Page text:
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After a long gymnastic meet; poofy hair and tired.

So what WAS wrong with me and now what feels like the rest of the world? Why haven’t people had the same or similar moment that I had? Why do we feel so entitled to tell these athletes of color how they should look or what their hair is suppose to look like after catapulting through the air…. REALLY… catapulting through the air!

Former Miss Black USA , Ocielia Gibson said something profound via Twitter,
“If you were mad about Gabby’s hair in 2012…& you’re mad about it AGAIN in 2016…that’s not her lack of growth, but yours.”

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We need to grow up. Have a personal revelation about our words and how they affect others no matter how old they maybe or what they have done. This sense of being entitled to an ill perspective or public point of view and opinion has become well… Mean.

It hurts when one person is mean to me. So to have thousands of them sending mean words and vibes your way can’t feel particularly good or have you want to be in a place of gleeful joy. Not everyone has the ability to shake words off immediately or erase them from their memory once they’ve been mindlessly spoken. It takes time to heal wounds that words create. So Miss Douglass shouldn’t have to apologize for simply standing and listening to the national anthem nor should she have to explain what she was feeling as she sat and clapped for her teammates opposed to standing.

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Maybe we should explain what’s eating us to the point that we publicly humiliate others. I’ll start… I was selfish! As I nitpicked about the lotion on my gymnast’s skin and the poofiness of her hair after training I was more concerned about what people would think about the type of parent I was instead of considering how she felt and what she was actually accomplishing while working her butt off in that gym for 4 hours!!! I was selfish and not-so-nice nor considerateĀ to my child as a result. An apology, I have given and now publicly shouting, “I’m sorry baby.”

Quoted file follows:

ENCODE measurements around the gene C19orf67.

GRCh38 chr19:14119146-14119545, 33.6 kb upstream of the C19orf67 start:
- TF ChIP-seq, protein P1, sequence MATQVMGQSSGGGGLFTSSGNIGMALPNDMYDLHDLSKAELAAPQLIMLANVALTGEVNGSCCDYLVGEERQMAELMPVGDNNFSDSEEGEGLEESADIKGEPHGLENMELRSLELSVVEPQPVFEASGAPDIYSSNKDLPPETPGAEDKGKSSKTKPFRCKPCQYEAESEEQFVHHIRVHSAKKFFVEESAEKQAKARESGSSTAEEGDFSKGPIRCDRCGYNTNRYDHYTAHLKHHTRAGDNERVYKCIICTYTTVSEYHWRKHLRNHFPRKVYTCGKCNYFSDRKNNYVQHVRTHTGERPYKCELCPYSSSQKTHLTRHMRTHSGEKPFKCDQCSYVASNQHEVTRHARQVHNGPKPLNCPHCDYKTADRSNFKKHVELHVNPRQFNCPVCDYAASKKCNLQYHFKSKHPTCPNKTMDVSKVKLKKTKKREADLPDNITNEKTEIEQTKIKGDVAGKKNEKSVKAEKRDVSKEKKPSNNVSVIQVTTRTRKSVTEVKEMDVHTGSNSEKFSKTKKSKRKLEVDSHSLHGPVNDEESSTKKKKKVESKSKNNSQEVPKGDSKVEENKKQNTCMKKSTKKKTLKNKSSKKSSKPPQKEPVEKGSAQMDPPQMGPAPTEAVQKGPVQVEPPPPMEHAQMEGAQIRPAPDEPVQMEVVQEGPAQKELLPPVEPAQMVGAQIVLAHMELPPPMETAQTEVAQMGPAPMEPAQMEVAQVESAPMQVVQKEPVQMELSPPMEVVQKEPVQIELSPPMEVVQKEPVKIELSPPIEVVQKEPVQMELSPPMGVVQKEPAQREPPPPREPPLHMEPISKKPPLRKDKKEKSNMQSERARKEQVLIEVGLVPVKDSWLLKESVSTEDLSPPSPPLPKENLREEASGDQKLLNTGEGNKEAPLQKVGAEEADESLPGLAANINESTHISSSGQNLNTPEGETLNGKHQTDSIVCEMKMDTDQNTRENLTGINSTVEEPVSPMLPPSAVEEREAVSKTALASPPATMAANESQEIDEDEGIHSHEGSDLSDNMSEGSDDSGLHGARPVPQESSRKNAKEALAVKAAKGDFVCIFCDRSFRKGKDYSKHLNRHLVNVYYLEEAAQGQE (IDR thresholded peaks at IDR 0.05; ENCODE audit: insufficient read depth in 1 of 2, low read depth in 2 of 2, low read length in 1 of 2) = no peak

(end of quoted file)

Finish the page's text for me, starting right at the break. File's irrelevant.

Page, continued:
I imagine that frown I caused to come across my little girl’s face a million times, every time someone comments about our Olympian Gabby.

Just like I found the error of my ways, apologized and relinquished unreal expectations and borderline mean behavior, the rest of us need to consider doing the same. Search, search for the reason for your ill sense of entitlement for public opinion.

 

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Follow @LittleGymnastA on Instagram to see her growth as a little athlete and encourage her to keep striving towards her passion to make her own mark on the world as a skilled athlete. To support the goal to have her fully funded for one year of training as a gymnast please use theĀ linkĀ below. Ā Also, if you think this makes senseĀ please use the methods to share below.Ā 

https://www.gofundme.com/fm3q5etq